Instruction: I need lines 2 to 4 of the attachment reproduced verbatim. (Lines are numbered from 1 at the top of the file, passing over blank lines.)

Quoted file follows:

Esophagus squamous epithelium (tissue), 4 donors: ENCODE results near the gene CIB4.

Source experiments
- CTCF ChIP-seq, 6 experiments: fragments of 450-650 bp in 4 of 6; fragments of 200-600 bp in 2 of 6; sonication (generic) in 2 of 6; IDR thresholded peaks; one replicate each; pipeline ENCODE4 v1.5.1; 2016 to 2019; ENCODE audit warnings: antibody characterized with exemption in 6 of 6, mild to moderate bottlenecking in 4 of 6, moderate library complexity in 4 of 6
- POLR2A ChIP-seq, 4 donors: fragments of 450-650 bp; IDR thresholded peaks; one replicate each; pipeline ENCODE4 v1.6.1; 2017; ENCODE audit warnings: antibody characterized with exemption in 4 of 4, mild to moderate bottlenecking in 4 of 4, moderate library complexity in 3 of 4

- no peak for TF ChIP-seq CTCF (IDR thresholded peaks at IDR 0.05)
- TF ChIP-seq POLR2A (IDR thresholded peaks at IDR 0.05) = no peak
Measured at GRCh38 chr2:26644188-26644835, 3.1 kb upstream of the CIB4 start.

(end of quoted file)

Source experiments
- CTCF ChIP-seq, 6 experiments: fragments of 450-650 bp in 4 of 6; fragments of 200-600 bp in 2 of 6; sonication (generic) in 2 of 6; IDR thresholded peaks; one replicate each; pipeline ENCODE4 v1.5.1; 2016 to 2019; ENCODE audit warnings: antibody characterized with exemption in 6 of 6, mild to moderate bottlenecking in 4 of 6, moderate library complexity in 4 of 6
- POLR2A ChIP-seq, 4 donors: fragments of 450-650 bp; IDR thresholded peaks; one replicate each; pipeline ENCODE4 v1.6.1; 2017; ENCODE audit warnings: antibody characterized with exemption in 4 of 4, mild to moderate bottlenecking in 4 of 4, moderate library complexity in 3 of 4